Walnut Entertainment Center #4: Update with Nine New Photos

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Blog entry by Lifesaver2000 posted 05-30-2012 05:11 AM 9426 reads 1 time favorited 3 comments Add to Favorites Watch
« Part 3: Assembly Almost Complete Part 4 of Walnut Entertainment Center series Part 5: Project Complete »

Believe it or not, I finally have some pics to show of my progress. If all goes according to plan, the only thing left to do when this week is over will be the finishing work. So, here we go….

This first image was taken a few weeks back, when I had completed gluing up all the panels. There are the top, the main shelf, four adjustable shelves, both ends and the middle dividers in this photo. Starting with just rough sawn lumber, it seemed like it took forever to get to this point. I suppose things would have gone faster if I had a power jointer instead of just a few antique hand planes, but at least I got a good workout.

Next are front and rear views after the first round of assembly. The main shelf is glued into dadoes on the end panels, then the center dividers are glued into stopped dadoes. The space between the center dividers will be where the battery backup power supply will be located.

Next up I have a few pictures of the process I use to make the front legs.

This picture shows the two pieces of the leg. Each has one edge cut at a 45 degree angle. The notches in the right hand piece are to fit over the main shelf and lower horizontal brace.

Once the two pieces are ready, I ran some sandpaper over the 45 degree edge just enough to blunt it, then the pieces are clamped down and together.

Here you can see the two pieces firmly taped together. The blunting of the edge ensures that when they are folded together, they will be good and tight.

Unfortunately, my camera batteries decided to die at this point on this day. But, all that was left was spreading some glue, folding the two pieces together and applying tape to hold it tightly together. Once it was good and dry, I ran a 1/4 inch round over bit along the outside corner, and the seam pretty much disappeared.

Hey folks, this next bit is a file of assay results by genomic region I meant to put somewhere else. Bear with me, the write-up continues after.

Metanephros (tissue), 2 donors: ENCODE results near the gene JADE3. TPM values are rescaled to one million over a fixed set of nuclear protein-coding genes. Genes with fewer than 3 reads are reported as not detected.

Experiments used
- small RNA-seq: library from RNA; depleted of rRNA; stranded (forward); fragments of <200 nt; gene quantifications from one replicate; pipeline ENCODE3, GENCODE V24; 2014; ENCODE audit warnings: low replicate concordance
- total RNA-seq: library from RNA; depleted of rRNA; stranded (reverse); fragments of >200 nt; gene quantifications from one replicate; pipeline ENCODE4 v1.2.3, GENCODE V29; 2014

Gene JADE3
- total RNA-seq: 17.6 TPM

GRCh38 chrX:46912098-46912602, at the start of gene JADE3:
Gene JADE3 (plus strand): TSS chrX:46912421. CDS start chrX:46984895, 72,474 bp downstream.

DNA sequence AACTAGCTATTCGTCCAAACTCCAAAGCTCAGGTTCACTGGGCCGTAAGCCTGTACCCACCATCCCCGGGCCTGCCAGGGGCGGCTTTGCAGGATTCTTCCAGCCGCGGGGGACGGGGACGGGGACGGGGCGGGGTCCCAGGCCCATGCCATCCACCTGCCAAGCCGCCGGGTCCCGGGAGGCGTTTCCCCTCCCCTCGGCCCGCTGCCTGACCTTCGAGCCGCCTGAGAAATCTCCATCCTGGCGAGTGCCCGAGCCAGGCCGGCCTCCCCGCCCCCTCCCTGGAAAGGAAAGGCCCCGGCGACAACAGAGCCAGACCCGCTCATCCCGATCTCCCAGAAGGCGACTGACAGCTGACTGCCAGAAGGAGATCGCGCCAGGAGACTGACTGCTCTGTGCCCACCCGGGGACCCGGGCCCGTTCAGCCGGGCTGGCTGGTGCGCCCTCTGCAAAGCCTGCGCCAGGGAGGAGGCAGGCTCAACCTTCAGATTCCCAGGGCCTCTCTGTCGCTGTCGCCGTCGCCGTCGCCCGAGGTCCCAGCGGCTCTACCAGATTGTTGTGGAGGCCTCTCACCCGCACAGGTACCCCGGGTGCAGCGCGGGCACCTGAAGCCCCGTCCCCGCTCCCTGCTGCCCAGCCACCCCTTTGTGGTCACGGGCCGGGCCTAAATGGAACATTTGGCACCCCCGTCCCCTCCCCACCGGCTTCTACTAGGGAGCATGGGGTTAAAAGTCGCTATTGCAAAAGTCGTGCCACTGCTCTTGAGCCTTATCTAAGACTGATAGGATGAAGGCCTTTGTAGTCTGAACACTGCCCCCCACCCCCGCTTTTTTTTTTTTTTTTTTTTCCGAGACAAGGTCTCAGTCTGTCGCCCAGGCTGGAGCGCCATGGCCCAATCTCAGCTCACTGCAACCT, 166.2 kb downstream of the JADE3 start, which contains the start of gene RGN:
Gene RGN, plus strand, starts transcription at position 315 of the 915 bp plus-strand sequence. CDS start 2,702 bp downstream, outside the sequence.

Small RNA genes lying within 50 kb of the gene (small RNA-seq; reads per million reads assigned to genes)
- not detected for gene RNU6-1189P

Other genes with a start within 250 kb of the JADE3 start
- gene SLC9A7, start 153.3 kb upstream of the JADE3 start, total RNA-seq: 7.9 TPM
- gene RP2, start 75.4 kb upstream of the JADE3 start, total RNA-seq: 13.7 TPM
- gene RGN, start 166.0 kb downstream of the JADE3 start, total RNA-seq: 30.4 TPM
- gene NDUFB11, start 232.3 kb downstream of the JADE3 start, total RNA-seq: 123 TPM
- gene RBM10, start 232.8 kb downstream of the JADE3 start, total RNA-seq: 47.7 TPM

And here it is with all four legs attached. A couple of other things to note, is that the sides extend up about 1/4 inch more than the legs, to fit into a dado in the top. Since the grain on all the panels runs the same direction, the top will be solidly glued to the sides. Also in this photo you can see the frame that will support the removable power center door.

This image from the rear shows the holes for the adjustable shelves. I think you can also make out the recessed area at the rear of each side of the main shelf. There are also recesses on each adjustable shelf, and there will be space at the rear of the drawers to allow the wiring to drop down. The back of the drawer section will be open, but there will be a plywood back behind the shelf area. These recesses will allow the cables to exit without making holes in the plywood back.

And finally, here is a sneak peak at what the final product will look like. The top is dry fitted into place, the door for the power center area is sitting in place, and I have temporarily clamped the drawer fronts into place.

Today I also managed to get the shop back into order. Tomorrow should see me making the drawer boxes and getting the rear plywood pieces ready.

3 comments so far

View Beginningwoodworker's profile


13345 posts in 4150 days

#1 posted 05-30-2012 02:11 PM

Looks good!

View Gshepherd's profile


1727 posts in 2678 days

#2 posted 05-30-2012 11:54 PM

Nice, curious will you have electronics on this?

-- What we do in life will Echo through Eternity........

View Lifesaver2000's profile


556 posts in 3589 days

#3 posted 05-31-2012 01:39 AM

This will house our satellite receiver, surround receiver, DVD and Blu-ray players and that type of thing.

When I was talking about the recesses in the backs of the shelves I probably should have mentioned that this is intended to provide some air flow also. That probably isn’t necessary (my older commercially made entertainment center only allowed for air flow at the front of the openings) but I like to keep these kinds of things cool.

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